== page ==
Georgia Martin remembers her favorite birthday party. The theme was the first movie she ever saw in theaters: "Frozen."

"We made homemade snowballs," said Georgia, of Woodbury. "We took socks and filled them with cotton."

Parents know that plenty of supplies are needed to throw a birthday party for their child, and it can become costly: decorations, paper plates, utensils, goodie bags, maybe a game or an activity, and of course, a cake.

Even at 11 years old, Georgia is acutely aware of this.

"Everyone should be able to have a good birthday, even if they can’t afford it," she said.

Three years ago, Georgia got involved with the organization Birthday Wishes. Originally founded in Massachusetts, Jamie Rapfogel started the Long Island branch in Hicksville 11 years ago. The nonprofit helps children celebrate their birthdays in 85 homeless shelters across Long Island. They also lend a hand to children living in foster care and motels.

Before the coronavirus pandemic, the nonprofit threw birthday parties in shelters. Volunteers would go in with all the supplies necessary, including presents.

"These are kids who had never seen their name on a birthday cake," said Rapfogel, of Woodbury.

Birthday Wishes also provided boxes with party essentials for the shelters they don’t visit, which include juice boxes, goodies, crafts and more. They also delivered homemade cupcakes and cakes.

Since last year, the organization has pivoted solely to their "birthday box" effort to service local shelters at a safe, social distance. Instead of baking, volunteers drop off cake mix or mug cake ingredients to create a microwaveable treat, for those who don’t have access to ovens. The birthday boxes now also include masks and hand sanitizer.

"We celebrate over 120 birthdays a month," said Rapfogel. "We’ve never missed a birthday through the whole pandemic. Even though we halted for two months, we made sure to go back and cover the birthdays we missed."

Syosset High School juniors Noora Zakaria and Michelle Yiu started volunteering with Birthday Wishes last fall. They went shopping together to buy all the supplies for a picture-perfect birthday, from tablecloths to birthday candles.

Volunteers can choose the age group and gender of the child who receives their birthday box, Noora said. She’s made two so far and has included LEGOs and Play-Doh among the goodies.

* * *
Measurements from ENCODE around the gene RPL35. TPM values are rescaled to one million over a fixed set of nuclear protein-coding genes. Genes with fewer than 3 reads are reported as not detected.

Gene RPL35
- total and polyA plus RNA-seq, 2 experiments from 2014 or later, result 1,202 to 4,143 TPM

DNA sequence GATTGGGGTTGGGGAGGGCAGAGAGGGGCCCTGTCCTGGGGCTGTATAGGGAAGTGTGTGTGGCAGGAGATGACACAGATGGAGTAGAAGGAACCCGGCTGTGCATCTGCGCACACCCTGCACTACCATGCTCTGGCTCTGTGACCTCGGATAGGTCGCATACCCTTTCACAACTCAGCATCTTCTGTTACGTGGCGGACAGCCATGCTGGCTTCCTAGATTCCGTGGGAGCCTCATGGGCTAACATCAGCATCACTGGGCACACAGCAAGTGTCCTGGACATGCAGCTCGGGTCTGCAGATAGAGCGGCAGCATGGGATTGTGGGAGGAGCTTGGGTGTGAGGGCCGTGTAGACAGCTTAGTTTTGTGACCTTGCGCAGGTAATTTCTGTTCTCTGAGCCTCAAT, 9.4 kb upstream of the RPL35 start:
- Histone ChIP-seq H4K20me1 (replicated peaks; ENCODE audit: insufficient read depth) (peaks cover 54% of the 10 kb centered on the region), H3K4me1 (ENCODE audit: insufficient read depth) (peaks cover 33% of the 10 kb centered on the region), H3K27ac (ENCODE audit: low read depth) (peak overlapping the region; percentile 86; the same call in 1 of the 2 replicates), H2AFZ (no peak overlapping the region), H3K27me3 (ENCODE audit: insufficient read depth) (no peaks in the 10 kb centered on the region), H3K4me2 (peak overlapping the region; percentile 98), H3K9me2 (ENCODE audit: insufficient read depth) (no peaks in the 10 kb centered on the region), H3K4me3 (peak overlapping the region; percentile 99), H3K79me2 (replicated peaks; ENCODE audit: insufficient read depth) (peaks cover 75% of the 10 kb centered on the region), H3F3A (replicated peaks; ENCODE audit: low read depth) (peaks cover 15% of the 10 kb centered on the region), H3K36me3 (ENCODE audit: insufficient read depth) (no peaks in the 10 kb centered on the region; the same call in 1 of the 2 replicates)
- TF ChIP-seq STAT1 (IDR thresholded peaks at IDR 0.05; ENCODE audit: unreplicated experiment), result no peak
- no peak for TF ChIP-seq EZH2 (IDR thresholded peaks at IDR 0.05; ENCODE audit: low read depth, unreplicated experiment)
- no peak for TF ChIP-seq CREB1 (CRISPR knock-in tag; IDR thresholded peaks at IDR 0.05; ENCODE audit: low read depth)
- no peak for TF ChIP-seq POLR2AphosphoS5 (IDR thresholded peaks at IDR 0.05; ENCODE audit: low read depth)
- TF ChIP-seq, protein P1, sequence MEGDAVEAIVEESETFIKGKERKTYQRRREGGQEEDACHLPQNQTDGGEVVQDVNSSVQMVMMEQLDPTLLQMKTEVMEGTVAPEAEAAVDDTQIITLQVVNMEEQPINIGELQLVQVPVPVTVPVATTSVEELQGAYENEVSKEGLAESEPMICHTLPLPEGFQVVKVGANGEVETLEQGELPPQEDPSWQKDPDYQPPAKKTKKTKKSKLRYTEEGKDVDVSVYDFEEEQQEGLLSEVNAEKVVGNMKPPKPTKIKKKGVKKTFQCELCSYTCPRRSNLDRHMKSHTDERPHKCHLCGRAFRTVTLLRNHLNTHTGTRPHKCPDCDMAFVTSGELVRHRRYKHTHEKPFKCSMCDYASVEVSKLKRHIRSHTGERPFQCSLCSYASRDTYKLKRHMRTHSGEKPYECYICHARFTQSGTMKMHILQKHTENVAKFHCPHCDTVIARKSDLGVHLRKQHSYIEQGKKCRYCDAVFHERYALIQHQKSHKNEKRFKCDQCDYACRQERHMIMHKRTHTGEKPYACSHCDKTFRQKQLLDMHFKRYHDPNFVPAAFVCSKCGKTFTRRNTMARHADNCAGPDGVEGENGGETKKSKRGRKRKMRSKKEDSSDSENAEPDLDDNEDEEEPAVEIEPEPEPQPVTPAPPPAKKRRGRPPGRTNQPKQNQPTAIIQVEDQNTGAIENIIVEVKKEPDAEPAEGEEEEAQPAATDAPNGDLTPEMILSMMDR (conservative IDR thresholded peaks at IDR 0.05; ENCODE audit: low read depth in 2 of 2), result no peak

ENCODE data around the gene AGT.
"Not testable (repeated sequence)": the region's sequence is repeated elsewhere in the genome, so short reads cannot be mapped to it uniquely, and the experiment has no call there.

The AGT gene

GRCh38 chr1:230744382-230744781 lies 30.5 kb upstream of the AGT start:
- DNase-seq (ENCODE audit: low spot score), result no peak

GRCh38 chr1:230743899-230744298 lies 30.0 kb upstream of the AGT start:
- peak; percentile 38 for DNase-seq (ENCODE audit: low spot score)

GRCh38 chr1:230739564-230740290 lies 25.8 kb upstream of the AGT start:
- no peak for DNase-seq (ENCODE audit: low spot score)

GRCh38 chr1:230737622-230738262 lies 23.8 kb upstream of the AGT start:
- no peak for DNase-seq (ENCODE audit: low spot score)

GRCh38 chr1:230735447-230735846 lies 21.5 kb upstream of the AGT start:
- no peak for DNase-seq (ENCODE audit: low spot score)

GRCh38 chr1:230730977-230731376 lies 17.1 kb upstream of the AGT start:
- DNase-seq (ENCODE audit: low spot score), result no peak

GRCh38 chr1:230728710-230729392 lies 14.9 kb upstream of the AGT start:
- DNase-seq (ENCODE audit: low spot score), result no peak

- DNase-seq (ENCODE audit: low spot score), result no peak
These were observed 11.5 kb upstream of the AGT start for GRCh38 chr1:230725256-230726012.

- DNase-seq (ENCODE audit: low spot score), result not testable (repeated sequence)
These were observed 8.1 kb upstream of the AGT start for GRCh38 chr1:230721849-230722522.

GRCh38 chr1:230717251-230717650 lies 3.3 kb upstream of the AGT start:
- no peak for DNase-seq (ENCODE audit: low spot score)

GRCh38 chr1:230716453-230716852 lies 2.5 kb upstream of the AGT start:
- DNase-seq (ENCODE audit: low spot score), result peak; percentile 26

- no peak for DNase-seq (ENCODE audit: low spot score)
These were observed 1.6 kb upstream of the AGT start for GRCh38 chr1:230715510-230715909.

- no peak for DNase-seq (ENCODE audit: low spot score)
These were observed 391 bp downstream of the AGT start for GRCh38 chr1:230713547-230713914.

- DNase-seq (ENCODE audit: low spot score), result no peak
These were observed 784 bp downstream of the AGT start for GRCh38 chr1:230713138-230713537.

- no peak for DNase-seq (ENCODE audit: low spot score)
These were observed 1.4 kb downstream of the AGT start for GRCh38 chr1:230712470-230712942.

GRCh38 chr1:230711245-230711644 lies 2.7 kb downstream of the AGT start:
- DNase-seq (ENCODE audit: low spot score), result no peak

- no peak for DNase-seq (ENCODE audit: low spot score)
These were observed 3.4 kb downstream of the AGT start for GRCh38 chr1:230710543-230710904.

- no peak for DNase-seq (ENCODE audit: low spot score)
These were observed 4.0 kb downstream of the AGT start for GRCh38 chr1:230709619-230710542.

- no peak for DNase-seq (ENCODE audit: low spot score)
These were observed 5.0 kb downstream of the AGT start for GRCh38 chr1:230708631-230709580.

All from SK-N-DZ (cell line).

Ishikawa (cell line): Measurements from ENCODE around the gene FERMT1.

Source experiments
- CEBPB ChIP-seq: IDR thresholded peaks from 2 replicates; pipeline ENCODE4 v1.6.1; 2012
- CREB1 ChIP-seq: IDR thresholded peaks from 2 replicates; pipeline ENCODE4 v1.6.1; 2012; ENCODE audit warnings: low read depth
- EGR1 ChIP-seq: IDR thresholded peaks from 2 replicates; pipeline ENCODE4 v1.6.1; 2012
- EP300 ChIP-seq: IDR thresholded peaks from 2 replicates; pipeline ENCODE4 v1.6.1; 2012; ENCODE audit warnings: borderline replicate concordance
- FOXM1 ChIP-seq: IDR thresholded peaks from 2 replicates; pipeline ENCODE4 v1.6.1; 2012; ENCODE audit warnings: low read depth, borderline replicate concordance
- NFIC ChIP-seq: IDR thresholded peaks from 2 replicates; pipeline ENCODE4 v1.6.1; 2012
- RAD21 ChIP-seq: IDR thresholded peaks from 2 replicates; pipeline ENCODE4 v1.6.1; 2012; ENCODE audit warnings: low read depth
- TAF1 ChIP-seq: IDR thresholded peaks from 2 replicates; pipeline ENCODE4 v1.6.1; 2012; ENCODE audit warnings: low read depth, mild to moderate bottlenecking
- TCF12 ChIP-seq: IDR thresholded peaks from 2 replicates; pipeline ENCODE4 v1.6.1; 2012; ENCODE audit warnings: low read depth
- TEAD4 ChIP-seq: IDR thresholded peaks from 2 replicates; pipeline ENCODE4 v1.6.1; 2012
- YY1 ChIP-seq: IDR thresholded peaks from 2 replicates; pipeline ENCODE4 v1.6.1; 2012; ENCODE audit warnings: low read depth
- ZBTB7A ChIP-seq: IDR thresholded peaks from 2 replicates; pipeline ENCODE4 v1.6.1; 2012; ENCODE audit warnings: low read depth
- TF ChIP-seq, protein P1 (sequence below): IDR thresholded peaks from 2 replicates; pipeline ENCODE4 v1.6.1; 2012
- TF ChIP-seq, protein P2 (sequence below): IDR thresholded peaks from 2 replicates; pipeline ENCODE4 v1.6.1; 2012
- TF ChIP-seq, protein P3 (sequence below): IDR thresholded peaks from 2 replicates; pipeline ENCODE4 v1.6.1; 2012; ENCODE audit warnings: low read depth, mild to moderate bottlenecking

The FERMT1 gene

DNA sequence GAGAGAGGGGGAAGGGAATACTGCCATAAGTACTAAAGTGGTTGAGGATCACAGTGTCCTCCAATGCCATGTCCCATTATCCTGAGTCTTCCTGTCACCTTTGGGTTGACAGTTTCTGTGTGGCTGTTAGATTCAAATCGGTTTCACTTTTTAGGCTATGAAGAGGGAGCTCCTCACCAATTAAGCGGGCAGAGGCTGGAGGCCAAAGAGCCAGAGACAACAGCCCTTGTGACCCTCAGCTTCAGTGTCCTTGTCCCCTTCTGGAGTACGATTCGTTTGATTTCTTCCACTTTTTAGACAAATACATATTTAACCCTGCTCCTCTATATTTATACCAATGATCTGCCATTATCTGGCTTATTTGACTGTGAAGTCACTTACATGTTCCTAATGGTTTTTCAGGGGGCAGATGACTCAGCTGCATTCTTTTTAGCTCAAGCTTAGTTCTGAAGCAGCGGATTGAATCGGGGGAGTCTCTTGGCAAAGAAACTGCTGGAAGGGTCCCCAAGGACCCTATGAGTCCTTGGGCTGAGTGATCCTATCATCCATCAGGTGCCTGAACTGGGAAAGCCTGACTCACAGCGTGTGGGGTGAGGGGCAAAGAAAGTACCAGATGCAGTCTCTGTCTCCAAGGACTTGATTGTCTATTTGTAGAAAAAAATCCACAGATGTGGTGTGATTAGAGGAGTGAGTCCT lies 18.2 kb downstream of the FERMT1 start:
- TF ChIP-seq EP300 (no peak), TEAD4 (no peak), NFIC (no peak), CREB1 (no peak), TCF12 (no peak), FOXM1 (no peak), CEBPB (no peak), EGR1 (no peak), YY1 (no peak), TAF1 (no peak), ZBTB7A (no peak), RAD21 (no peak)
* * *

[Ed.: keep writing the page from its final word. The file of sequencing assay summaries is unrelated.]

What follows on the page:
"I just felt it was nice to be able to offer kids an experience they would remember," said Noora, 16. "It’s hard to organize this kind of stuff during the pandemic and I thought helping with this organization would help facilitate that process."

Rapfogel said kids and teens often volunteer with Birthday Wishes because they can relate to the cause. Looking back on her past birthdays, Michelle, who is 17, always remembers "being surrounded by family and friends" as the best part.

"I was interested in doing this because growing up, I was able to have a lot of birthday parties," she said. "I just wanted to give these children the opportunity to have one, as well."

Georgia echoes that sentiment. For Birthday Wishes, she’s made crayons, baked cupcakes, raised money and donated books over the years. During the pandemic Georgia also collected hundreds of masks and bottles of hand sanitizer for them.

She even collected the supplies for the snowball craft from her own "Frozen" birthday party, so that children in shelters could make their own.

Rapfogel applauds Georgia, Michelle, Noora and the rest of her loyal volunteers — moments of joy and normalcy are more important for children in shelters than ever, she said.

And that importance is not lost on the parents.

"We’ve had parents who say, ‘As soon as I’m back on my feet, I want to volunteer,’ and some of them do," Rapfogel said.

Anyone who wants to help children in the shelter system celebrate their birthdays this year can visit the Birthday Wishes volunteer page.

"They feel forgotten on a good day," Rapfogel said. "And here it is during a time where they’re forgotten even more, being lonely and isolated. The kids are just absolutely appreciative of anything that’s in their box."

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